I watched the game with a friend who didn’t know much about football, and when RGIII started limping, I said to him, “they gotta take him out or they’re gonna be in trouble.” My reasoning was that his athleticism was now so hampered that he’d have to be a pure pocket passer, which would play right into the hands of the Seahawks Defense. With their ferocious pass-rush and hard-hitting secondary they’ve neutralized many pocket QBs over the course of this NFL season (see: Aaron Rodgers).

Not only was RGIII neutralized, but the entire Redskins offense was neutralized, and the Seahawks got back into the game. The score was 14-13 by the end of the half, and, inevitably, the Seahawks took the lead in the 4th, and went on to win 24-14, knocking out RGIII late in the game.

Fans on social media and sports journalists were outraged at the decision of Head Coach Mike Shanahan and the Redskins’ team doctors, including the world-renowned Dr. James Andrews, for allowing him to stay in the game. When Redskins Head Coach Mike Shannahan was asked why he kept RGIII in, he claimed that RGIII told him, “there’s a difference between being injured and hurt, and I can guarantee you I’m not injured.” Shanahan trusted his player and let him stay in the game. The decision backfired, however, and, not only did the decision end the Redskins’ season, but it probably has put the health of their young franchise quarterback in jeopardy.

This has raised an interesting debate about whether or not a coach should listen to an injured player who insists he’s healthy enough to play or take the matter out of the player’s hands and sit him. This debate has been around for years in different formats, where the player is dealing with a concussion or hamstring issue or whatnot.

I’ve been thinking about it for years, and I’ve come to the conclusion that every decision when it comes to this matter is case-specific. On one hand, only the player himself knows whether or not he is healthy enough to play, and when it comes down to it, he should be the one to decide whether or not he is healthy enough to play. Every player is a competitor, and it is their natural instinct to be on the field fighting for their team at all costs, and every competitor believes that they are the best person at their position for their team and that they will do whatever is necessary to stay on that field.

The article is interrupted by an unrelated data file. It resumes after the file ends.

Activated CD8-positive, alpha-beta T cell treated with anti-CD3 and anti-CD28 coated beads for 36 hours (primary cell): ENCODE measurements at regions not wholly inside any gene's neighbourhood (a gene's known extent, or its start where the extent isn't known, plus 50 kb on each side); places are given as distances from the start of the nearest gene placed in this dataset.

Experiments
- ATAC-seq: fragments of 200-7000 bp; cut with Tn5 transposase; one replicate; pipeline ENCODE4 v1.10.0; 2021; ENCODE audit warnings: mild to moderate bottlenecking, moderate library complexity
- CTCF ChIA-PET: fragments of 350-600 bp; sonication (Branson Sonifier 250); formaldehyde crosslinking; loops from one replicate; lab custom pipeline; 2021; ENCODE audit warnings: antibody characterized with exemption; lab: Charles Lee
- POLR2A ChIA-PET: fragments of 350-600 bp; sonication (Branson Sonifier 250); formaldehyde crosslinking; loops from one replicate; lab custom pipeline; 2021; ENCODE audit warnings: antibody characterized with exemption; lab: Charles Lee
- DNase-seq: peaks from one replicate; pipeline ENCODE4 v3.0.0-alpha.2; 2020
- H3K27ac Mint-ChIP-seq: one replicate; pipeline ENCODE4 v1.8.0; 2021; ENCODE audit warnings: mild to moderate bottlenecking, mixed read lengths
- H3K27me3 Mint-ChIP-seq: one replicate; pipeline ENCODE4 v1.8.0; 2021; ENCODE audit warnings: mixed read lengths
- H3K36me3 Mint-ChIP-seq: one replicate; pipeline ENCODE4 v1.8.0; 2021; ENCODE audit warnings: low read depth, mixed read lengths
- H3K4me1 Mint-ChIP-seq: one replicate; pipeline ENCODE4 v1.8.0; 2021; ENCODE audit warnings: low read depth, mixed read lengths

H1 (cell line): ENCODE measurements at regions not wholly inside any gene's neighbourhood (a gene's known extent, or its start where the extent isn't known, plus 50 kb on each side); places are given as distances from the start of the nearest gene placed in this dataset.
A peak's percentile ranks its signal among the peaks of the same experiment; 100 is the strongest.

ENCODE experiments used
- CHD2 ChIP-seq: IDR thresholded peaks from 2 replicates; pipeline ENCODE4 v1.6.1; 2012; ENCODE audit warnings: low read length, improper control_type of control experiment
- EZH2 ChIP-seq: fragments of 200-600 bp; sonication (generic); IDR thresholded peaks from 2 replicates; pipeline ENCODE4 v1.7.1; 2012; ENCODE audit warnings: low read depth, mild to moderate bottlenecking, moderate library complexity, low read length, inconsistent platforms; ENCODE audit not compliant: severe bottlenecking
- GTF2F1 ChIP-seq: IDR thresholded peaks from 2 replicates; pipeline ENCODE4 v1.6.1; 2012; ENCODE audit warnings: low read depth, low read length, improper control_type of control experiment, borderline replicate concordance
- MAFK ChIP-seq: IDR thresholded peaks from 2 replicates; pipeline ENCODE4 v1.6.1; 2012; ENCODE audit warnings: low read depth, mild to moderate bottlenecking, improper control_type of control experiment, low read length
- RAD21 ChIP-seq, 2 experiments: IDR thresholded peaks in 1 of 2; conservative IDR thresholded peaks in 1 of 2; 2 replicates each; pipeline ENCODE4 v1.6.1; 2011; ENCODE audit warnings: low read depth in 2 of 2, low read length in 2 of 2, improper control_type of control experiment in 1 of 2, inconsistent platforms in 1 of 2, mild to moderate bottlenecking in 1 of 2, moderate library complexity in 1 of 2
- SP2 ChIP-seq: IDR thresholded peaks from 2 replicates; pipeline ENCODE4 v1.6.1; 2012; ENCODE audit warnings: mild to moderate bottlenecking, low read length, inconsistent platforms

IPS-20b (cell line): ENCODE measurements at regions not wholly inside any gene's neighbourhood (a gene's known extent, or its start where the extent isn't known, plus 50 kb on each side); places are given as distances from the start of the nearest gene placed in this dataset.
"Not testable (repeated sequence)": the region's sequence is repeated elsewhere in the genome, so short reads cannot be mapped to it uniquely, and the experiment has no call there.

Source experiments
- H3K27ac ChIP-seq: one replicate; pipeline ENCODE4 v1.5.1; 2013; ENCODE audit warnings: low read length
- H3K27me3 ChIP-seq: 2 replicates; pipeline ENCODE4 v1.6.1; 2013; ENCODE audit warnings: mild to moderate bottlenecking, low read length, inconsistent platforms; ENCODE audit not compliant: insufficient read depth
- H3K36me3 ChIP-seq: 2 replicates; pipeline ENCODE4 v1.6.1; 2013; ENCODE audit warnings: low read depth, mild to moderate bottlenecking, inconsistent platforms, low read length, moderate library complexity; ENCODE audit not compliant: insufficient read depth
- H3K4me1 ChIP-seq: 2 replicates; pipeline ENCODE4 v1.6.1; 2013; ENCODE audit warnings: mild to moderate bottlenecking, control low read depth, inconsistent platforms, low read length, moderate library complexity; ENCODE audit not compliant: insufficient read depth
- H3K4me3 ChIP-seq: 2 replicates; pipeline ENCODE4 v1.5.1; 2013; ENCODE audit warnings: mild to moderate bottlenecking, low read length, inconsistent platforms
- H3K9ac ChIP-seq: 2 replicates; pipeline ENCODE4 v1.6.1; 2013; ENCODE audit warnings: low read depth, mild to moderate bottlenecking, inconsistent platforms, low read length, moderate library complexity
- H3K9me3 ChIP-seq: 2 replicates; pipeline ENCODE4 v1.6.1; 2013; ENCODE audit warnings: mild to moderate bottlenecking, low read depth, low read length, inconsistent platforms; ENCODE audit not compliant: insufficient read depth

However, sometimes that can take the form of hubris, and a player who claims he’s healthy when he really isn’t can harm the team and further harm himself by continuing to play. This is what happened with RGIII, and it is the responsibility of the Head Coach and team doctors to tell the player that he cannot continue if it is obvious that he is struggling and not physically capable to do what he does best. RGIII’s athleticism and running ability is a pivotal role of what makes him so tough to play against: He’s Michael Vick with a more accurate arm. By keeping him on the field, the Shanahan and the Redskins’ medical staff failed to take control of the situation and do what was best not only for the team, but for RGIII himself. The Redskins averaged less than 2 yards per play after his early injury, and failed to score the rest of the game—leaving him in hurt himself and the team. In the end, Shanahan is the head coach, and an authority figure over RGIII—he should communicate with the medical staff to make a decision for the player. Now, there’s been a discrepancy as to whether Shanahan actually consulted Dr. Andrews on RGIII’s injury (Shanahan says Dr. Andrews cleared him, while Dr. Andrews said he never examined him), but as the head coach, that accountability lies with Shanahan.